In other words, focus on your duds. Turn a doubles hitter into a home run hitter? Who cares? It has no impact on how quickly you reach 18 outs.

Turn an automatic out into a singles hitter – now you’re talking.

A calculation to back the theory up…

Team A has 5 studs and 5 duds. And the coach spends his time working with the studs.

  • The 5 studs become SO awesome that they hit a home run every single at bat.
  • The 5 duds get out every time.

In 6 innings, Team A will score an astonishing 20 runs. Great job, coach!

Team B has 5 studs and 5 duds. And this coach spends his time focused on the duds.

  • The 5 studs underperform and only get a single every time they come to bat.
  • The 5 duds get out only half the time and the other half of their at-bats they get a single.

In 6 innings, Team B will score 30 runs. Team B will DESTROY Team A.

Here’s what else happens…

I can already hear the snarky comments about Little League not being about winning – so think about this side benefit when you focus on your lousy kids. Because if you believe all the standard talking points about wanting it to be fun and be about teaching…here’s what happens when you focus on your duds.

  • Those kids will never forget you.
  • You will be that kid’s favorite coach that he ever had
  • That kid’s parents will glow about you at parties and over coffee – which is not a bad thing if you live in that community

Listen, stud kids got a TON of attention. They’ll be fine. They already get all the glory and adoration of playing well.

But imagine if your work lets that dud kid be the hero. If that dud kid gets that big hit that wins the game? You will make a sports memory that that kid will never forget.

I will end on a story…

A friend of mine coaches Little League and he is someone I think is a really good coach. He had a MAJOR dud on his team, but the coach worked with that kid.

In a tight game, the kid got a hit. Over the course of the inning the kid came around so he was on third and had the potential to be the winning run. The coach went and asked him…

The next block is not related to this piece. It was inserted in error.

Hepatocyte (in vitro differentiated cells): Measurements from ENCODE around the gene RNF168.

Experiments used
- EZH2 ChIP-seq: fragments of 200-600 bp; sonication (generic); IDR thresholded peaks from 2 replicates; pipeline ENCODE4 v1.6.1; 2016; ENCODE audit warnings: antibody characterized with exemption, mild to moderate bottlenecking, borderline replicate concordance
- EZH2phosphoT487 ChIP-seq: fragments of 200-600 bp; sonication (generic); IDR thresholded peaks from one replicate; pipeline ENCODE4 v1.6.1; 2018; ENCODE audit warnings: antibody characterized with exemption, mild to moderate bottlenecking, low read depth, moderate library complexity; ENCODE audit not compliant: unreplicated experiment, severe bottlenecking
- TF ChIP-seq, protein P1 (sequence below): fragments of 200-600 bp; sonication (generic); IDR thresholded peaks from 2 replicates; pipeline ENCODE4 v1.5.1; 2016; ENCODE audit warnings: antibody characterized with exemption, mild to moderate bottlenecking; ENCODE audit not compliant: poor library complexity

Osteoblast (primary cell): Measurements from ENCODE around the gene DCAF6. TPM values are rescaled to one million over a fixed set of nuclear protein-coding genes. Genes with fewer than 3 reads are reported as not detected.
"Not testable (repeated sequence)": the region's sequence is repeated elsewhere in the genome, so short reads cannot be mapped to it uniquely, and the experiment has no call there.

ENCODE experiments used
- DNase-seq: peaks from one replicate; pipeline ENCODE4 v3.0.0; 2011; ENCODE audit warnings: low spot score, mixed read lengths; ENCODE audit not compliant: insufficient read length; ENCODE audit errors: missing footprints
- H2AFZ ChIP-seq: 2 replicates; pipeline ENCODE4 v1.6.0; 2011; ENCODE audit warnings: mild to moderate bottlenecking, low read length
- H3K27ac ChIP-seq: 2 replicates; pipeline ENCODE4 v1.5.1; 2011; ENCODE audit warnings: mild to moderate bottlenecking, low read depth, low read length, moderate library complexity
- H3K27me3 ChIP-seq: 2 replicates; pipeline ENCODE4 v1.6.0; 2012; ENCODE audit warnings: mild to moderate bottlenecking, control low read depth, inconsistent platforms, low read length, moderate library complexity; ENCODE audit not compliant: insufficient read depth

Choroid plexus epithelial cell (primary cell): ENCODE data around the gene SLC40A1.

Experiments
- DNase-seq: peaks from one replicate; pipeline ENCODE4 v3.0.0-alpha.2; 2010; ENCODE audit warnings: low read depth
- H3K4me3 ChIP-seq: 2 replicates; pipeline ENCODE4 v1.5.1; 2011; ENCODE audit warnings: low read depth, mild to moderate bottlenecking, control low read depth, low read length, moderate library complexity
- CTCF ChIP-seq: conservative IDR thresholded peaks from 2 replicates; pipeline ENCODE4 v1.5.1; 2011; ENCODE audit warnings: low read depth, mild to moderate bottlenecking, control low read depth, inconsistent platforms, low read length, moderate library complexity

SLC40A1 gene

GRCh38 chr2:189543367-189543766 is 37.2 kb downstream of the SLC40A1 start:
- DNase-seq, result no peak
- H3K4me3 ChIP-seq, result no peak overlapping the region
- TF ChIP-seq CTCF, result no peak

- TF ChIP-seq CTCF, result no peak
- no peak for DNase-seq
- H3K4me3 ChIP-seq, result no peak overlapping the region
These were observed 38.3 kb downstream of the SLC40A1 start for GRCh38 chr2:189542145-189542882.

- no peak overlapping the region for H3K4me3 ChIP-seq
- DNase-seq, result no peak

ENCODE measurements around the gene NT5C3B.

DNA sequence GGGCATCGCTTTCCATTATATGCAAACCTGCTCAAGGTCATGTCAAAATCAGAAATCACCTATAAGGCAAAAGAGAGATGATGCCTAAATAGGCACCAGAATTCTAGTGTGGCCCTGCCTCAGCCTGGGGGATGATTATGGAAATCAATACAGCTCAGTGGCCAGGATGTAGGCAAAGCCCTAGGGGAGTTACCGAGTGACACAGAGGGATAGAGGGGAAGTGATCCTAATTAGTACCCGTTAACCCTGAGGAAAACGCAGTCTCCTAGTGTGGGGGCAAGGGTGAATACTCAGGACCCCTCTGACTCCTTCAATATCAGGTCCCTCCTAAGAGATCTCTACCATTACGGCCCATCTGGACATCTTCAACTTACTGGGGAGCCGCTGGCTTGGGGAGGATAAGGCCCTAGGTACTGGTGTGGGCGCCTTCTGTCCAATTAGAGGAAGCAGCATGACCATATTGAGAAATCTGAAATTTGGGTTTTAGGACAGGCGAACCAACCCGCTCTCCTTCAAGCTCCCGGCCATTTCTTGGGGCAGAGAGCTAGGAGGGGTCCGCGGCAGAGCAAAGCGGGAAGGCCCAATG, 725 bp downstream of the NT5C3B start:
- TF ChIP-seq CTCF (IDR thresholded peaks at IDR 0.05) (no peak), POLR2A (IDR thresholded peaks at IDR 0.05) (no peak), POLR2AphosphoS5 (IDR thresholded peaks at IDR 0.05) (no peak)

“If I give the sign, I need you to get home as fast as you can. Do you know the sign?”

In a mix of terror and elation, the kid replied:

“I’ve never been on base before.”

Tell me that coach hasn’t already won the entire Little League World Championships? Amazing.

Game of the Year

This weekend was the finals for the “Dog Eat Dog” tournament in Jack’s Fall Ball League. Jack’s crew was the severe underdog – and it showed. The teams started plugging away Sunday night and it was quickly becoming a slaughter. By the end of the 3rd inning, Jack’s team was down 11-3.

The team was playing badly. They were making fielding errors, striking out on bad pitches, their pitchers were all over the place – it was a mess.

Add to that, the other team was amped up. They knew they were going to win and they brought their confidence to bear in a constant stream of chants.

G-O-O-D-E-Y-E…Good eye! Good eye!

Two out rally! Hit it down the alley!

God they were loud and it was affecting our team.

But it’s baseball. And baseball is a looooong game. Keeping that level of intensity up just isn’t possible. The other guys quieted down and sort of slept on their score. It was almost as if they didn’t notice our team creeping back into the game. Our pitching suddenly got great. Our fielders made routine outs. We stopped walking batters and got some strikeouts.

At the bottom of the 6th (last inning), Jack’s team was down 13-8. Last chance and they needed 5 runs to tie it.

To make it more difficult, the bottom of our order was up. Little League batting orders basically have the good hitters up front and the shaky hitters in the back. So we had to get through our shaky kids without 3 outs and try to make it to the really good batters at the top of the line up. A tall order indeed.

I’m gonna focus on 2 back-of-the-order kids. One of them my own.

First was Carson. Carson is the sweetest damn kid. He’s a kid whose body is bigger than his 11-year-old consciousness. He hasn’t caught up with his own size and strength yet.

Carson bats with this big toothy grin that turns into a painful grimace when he strikes out. He swings like hell with his strong frame at almost every pitch that comes his way. Most of the time he strikes out. Once in a while he belts it.

This time, Carson belted it. The crowd and the dugout shrieked with glee as he made it to first base and the kids chanted his name.

Then there was Jack. I’d say out of every 10 at-bats, Jack walks 5, strikes out 4, and hits once. Often his at-bats are indecisive between trying to draw a walk or trying to hit the ball.

The first two pitches came shooting in for strikes. This pitcher was right on. So now Jack, with the game on the line, had to try and get a hit. In came the next pitch…


Foul ball down the third base line. Next pitch.


Foul ball. Next pitch…






Jack fouled off 7 consecutive pitches. And with each one the crowd and dugout was more and more on edge and into the at-bat. At the same time you could visibly see the pitcher getting more and more discouraged.


A shot towards second and Jack was off in a flash. With his trademark speed he blazed to first base and just made it in time. SAFE! Better still, now the top of our order was up.

Three batters later…A single slashed past the third baseman. Jack ran in for the tying run with the winning run right behind him.

Walk off. A walk off win after being down by 9 runs in the 3rd inning.

The celebration was…well, you can’t fake that kind of thing or plan for it. And I think it’s a celebration that only baseball can produce.